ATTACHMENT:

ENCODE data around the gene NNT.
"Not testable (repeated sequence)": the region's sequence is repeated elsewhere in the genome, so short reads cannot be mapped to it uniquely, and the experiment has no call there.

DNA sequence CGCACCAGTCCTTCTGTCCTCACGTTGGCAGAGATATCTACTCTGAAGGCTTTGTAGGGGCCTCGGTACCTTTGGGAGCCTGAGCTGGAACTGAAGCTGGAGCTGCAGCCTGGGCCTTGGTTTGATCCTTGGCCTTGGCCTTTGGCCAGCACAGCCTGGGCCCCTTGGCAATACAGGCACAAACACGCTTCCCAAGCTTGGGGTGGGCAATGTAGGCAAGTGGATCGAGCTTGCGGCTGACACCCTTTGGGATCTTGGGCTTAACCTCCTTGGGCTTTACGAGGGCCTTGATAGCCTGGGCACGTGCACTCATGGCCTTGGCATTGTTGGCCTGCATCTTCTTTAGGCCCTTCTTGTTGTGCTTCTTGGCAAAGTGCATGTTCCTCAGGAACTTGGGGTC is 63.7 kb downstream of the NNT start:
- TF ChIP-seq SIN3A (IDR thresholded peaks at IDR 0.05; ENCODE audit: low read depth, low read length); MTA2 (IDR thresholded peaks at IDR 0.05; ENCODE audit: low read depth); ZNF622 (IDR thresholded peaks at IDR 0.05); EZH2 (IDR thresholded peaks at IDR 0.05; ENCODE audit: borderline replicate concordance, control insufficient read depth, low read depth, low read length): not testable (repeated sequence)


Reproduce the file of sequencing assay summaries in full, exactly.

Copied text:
ENCODE data around the gene NNT.
"Not testable (repeated sequence)": the region's sequence is repeated elsewhere in the genome, so short reads cannot be mapped to it uniquely, and the experiment has no call there.

DNA sequence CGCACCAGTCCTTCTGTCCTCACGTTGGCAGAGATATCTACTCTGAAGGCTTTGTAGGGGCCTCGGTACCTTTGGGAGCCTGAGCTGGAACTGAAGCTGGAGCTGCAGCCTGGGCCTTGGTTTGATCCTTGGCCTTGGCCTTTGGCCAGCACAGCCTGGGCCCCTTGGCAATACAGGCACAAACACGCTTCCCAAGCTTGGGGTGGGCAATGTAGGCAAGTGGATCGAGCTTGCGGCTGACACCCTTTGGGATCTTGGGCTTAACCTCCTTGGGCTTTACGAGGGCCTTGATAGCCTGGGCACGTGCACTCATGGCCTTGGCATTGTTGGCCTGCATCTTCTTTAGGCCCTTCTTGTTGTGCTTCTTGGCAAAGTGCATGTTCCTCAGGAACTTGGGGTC is 63.7 kb downstream of the NNT start:
- TF ChIP-seq SIN3A (IDR thresholded peaks at IDR 0.05; ENCODE audit: low read depth, low read length); MTA2 (IDR thresholded peaks at IDR 0.05; ENCODE audit: low read depth); ZNF622 (IDR thresholded peaks at IDR 0.05); EZH2 (IDR thresholded peaks at IDR 0.05; ENCODE audit: borderline replicate concordance, control insufficient read depth, low read depth, low read length): not testable (repeated sequence)